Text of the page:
Saturday, June 16, 2012

Kansas City Weirdness

First there was Roy the Redeemer, then this.  It's your week, Roy.

SubTropolis, Kansas City

I didn't know your hometown has one of the 10 weirdest urban ecosystems on earth. Or at least according to i09.

Kansas City native

Quite a distinction.
 (link via M. Lee)

Ps. Sorry, I forgot to mention the one detail which adds color to this otherwise halftone post. Ninety percent of the world's underground office space is in, or shall I say under, Kansas City. Thx M. 


Roy said...

Well, I'm kind of humble about some of Kansas City's greater attractions. Yes, the "Bethany Falls Face" is very high quality rock and is quarried for gravel. They leave a pillar every 50 feet, and a couple feet for a roof, and you got some natural subterranean real estate. I have installed many a Southwestern Bell T-1 data line in these things. Also used to survey them to show the drillers where to drill for blasting as they expanded. As the article says, the temperature is sort of stable and it stays cool in the summer. The one pictured in the article is the Hunt brothers', and it the nicest of all of them throughout Kansas City. Some of them are dank and have water dripping down the walls, and you feel like if you stay down there too long you'll catch some kind of mold spore epizoodic along with radon induced mutations, as this hapless Kansas City native can tell you.

asha said...

That is so cool. Of course, you would be one of the guys who knows all about the underground. When you get back from your trip, how about some subterranean photos?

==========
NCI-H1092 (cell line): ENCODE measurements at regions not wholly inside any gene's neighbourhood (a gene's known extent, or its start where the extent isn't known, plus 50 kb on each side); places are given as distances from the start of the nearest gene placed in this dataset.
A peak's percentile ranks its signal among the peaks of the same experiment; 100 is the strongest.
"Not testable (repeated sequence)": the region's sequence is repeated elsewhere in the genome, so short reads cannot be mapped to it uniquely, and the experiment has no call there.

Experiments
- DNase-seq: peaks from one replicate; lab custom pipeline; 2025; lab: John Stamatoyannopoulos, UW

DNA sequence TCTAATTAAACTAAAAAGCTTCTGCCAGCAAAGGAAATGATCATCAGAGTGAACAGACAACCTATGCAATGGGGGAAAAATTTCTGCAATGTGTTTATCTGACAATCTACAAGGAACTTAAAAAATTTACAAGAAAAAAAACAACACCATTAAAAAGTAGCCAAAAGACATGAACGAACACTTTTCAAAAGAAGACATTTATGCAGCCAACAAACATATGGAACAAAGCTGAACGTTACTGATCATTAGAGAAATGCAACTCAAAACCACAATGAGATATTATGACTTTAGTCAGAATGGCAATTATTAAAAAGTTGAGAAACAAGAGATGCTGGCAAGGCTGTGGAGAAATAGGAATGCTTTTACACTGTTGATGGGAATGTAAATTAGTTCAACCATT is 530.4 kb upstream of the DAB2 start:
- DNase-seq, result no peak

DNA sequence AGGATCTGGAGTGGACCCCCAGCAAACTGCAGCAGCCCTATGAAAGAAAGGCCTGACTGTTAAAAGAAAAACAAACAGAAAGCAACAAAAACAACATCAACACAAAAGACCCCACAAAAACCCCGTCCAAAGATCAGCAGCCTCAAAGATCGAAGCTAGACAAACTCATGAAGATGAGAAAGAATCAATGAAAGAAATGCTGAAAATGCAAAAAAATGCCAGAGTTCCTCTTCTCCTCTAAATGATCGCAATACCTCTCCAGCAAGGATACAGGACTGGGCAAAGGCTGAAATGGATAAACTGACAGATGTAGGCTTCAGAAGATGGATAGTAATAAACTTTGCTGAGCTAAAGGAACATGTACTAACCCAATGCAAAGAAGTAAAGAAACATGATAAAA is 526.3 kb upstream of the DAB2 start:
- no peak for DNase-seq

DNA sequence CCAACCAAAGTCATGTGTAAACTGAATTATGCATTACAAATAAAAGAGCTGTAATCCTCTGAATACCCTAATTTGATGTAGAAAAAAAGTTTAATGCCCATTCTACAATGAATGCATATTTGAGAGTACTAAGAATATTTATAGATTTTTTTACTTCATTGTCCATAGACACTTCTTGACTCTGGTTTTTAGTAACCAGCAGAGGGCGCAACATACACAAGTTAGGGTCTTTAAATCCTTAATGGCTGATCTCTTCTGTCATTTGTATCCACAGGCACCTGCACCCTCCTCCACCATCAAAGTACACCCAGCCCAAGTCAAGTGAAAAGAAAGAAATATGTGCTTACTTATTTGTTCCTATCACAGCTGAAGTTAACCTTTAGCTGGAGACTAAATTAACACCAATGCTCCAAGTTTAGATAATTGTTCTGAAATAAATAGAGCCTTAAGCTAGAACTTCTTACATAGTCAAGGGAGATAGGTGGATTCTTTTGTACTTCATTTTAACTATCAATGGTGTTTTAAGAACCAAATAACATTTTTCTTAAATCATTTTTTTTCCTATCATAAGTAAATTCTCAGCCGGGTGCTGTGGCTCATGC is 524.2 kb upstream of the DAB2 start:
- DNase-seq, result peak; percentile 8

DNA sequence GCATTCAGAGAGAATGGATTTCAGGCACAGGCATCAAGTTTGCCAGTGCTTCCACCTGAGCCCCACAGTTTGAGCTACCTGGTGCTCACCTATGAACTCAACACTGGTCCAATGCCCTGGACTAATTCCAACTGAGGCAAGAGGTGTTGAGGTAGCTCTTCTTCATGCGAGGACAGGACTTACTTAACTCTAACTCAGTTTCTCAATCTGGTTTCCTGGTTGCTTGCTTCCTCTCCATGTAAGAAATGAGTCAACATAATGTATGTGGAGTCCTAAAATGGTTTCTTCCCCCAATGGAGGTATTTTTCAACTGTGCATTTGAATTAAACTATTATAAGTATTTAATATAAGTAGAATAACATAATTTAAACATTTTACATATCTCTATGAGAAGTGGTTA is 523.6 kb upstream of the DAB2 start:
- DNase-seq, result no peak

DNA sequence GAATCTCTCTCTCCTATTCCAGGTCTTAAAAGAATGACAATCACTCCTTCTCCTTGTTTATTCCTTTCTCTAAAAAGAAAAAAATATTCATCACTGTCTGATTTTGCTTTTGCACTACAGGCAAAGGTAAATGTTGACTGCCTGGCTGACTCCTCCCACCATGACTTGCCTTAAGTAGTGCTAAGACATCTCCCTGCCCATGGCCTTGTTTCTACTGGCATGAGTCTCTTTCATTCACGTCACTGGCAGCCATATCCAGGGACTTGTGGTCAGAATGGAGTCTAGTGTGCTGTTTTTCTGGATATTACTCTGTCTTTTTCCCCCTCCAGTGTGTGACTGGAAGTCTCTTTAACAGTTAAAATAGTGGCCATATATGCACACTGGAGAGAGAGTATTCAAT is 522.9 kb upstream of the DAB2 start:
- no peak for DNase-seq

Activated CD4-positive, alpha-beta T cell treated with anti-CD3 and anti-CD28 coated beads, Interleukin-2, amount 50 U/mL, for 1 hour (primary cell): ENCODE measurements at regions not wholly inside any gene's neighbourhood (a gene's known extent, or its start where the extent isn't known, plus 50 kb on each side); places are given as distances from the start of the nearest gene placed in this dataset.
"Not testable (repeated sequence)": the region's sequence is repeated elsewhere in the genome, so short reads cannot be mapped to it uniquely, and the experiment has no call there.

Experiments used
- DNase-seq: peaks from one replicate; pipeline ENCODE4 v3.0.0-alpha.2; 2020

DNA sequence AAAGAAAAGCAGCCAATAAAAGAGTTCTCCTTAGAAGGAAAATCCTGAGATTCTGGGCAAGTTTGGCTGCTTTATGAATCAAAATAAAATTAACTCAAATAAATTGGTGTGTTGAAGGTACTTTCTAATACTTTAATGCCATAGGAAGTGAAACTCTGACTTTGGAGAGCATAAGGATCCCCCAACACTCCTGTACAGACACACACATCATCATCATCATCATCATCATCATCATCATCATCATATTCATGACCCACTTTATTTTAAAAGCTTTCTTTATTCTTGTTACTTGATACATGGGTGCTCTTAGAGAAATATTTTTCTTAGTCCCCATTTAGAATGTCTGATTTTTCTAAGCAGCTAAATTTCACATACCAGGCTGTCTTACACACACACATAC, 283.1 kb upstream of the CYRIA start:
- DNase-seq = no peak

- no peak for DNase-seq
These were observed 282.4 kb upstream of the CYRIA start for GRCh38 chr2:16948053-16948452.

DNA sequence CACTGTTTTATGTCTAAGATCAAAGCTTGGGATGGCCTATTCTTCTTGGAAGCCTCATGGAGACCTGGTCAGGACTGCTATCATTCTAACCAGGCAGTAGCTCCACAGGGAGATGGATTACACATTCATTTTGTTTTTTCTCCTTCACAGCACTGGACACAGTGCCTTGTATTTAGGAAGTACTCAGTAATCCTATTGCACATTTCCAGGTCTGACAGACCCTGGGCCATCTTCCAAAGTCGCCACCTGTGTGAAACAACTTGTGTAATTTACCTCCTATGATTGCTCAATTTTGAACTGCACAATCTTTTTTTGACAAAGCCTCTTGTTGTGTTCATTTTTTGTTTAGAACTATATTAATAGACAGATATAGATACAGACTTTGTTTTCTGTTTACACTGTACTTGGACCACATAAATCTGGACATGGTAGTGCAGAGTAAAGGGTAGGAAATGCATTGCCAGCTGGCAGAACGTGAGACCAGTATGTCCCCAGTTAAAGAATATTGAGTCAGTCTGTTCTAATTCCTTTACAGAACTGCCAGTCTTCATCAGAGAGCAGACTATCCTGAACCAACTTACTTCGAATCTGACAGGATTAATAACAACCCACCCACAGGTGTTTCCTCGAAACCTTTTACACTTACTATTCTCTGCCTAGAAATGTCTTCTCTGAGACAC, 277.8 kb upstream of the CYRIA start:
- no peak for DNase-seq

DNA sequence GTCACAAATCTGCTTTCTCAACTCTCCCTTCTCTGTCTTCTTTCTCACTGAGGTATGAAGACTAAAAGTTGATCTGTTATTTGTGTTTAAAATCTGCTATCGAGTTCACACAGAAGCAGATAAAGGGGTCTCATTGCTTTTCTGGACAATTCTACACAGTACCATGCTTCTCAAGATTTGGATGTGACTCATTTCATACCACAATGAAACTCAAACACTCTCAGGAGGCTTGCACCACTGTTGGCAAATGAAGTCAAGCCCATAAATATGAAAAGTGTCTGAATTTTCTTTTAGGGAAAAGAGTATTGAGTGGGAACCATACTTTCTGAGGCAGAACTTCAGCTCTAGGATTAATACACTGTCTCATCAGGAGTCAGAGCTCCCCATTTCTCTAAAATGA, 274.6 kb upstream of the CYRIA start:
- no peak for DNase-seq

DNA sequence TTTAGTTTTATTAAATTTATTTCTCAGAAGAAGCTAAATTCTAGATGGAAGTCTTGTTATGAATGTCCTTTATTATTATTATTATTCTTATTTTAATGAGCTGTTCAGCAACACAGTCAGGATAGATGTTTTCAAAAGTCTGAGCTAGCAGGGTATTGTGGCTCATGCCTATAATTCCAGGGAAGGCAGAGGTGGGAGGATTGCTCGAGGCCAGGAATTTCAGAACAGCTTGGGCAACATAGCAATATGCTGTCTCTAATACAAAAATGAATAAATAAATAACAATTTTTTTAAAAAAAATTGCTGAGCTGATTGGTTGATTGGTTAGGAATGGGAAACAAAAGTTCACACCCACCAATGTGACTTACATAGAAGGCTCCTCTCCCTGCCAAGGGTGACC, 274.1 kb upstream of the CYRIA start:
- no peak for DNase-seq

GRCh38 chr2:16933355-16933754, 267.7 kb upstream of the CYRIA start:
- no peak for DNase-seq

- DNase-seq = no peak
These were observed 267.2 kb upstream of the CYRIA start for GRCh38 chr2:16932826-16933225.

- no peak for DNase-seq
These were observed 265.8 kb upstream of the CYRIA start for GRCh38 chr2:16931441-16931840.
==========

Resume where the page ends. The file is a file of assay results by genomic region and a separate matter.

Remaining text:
BTW, I absently-mindedly left one big detail out about the glories of KC's fabulously weird urban ecosystem but you will have to re-read the post if you want to know what it is but, of course, you probably already do know it so never mind.

Roy said...

I promise I shall lower myself down into the bowels of the city to get you some pics.

I did not know there is virtually no underground space like that anywhere else. I have been told that it exists at all because of the very rare "excellent" condition of the stratum, the Bethany Falls Face, that I mentioned. It is, essentially, a layer of solid rock that is actually solid and not broken up and fragmented, etc. That must not be too common, I guess.
I am off to my continental breakfast at the motel. I don't know which continent, but it's an adventure! I shall, with the normal amount of luck, be in Tucson today!